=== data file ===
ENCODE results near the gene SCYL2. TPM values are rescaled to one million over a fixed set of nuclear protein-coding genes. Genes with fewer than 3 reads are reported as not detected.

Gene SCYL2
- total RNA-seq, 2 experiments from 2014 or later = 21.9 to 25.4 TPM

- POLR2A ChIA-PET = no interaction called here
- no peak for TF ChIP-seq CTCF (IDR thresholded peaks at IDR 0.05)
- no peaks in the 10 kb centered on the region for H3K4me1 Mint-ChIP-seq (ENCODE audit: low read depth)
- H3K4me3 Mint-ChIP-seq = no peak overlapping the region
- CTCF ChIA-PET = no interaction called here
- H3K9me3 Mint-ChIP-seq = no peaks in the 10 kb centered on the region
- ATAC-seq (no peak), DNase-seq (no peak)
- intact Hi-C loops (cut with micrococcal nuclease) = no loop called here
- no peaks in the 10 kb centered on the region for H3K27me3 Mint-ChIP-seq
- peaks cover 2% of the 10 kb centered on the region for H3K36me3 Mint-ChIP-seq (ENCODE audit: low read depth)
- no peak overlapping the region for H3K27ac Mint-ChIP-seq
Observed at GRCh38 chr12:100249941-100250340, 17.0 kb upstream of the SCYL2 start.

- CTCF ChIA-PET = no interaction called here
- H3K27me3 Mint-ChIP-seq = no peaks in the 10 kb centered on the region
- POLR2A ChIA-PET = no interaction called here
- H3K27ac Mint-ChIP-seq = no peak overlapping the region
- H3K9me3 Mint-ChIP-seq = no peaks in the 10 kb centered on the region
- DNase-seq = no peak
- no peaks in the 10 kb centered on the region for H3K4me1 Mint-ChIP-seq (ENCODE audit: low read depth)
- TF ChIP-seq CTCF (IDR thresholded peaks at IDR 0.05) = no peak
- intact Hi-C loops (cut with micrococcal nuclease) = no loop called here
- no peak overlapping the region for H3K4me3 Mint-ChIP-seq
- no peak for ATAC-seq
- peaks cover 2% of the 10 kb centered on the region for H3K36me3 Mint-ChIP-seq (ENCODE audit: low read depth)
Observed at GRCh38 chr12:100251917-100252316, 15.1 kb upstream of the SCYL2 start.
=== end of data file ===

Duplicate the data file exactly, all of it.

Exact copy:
ENCODE results near the gene SCYL2. TPM values are rescaled to one million over a fixed set of nuclear protein-coding genes. Genes with fewer than 3 reads are reported as not detected.

Gene SCYL2
- total RNA-seq, 2 experiments from 2014 or later = 21.9 to 25.4 TPM

- POLR2A ChIA-PET = no interaction called here
- no peak for TF ChIP-seq CTCF (IDR thresholded peaks at IDR 0.05)
- no peaks in the 10 kb centered on the region for H3K4me1 Mint-ChIP-seq (ENCODE audit: low read depth)
- H3K4me3 Mint-ChIP-seq = no peak overlapping the region
- CTCF ChIA-PET = no interaction called here
- H3K9me3 Mint-ChIP-seq = no peaks in the 10 kb centered on the region
- ATAC-seq (no peak), DNase-seq (no peak)
- intact Hi-C loops (cut with micrococcal nuclease) = no loop called here
- no peaks in the 10 kb centered on the region for H3K27me3 Mint-ChIP-seq
- peaks cover 2% of the 10 kb centered on the region for H3K36me3 Mint-ChIP-seq (ENCODE audit: low read depth)
- no peak overlapping the region for H3K27ac Mint-ChIP-seq
Observed at GRCh38 chr12:100249941-100250340, 17.0 kb upstream of the SCYL2 start.

- CTCF ChIA-PET = no interaction called here
- H3K27me3 Mint-ChIP-seq = no peaks in the 10 kb centered on the region
- POLR2A ChIA-PET = no interaction called here
- H3K27ac Mint-ChIP-seq = no peak overlapping the region
- H3K9me3 Mint-ChIP-seq = no peaks in the 10 kb centered on the region
- DNase-seq = no peak
- no peaks in the 10 kb centered on the region for H3K4me1 Mint-ChIP-seq (ENCODE audit: low read depth)
- TF ChIP-seq CTCF (IDR thresholded peaks at IDR 0.05) = no peak
- intact Hi-C loops (cut with micrococcal nuclease) = no loop called here
- no peak overlapping the region for H3K4me3 Mint-ChIP-seq
- no peak for ATAC-seq
- peaks cover 2% of the 10 kb centered on the region for H3K36me3 Mint-ChIP-seq (ENCODE audit: low read depth)
Observed at GRCh38 chr12:100251917-100252316, 15.1 kb upstream of the SCYL2 start.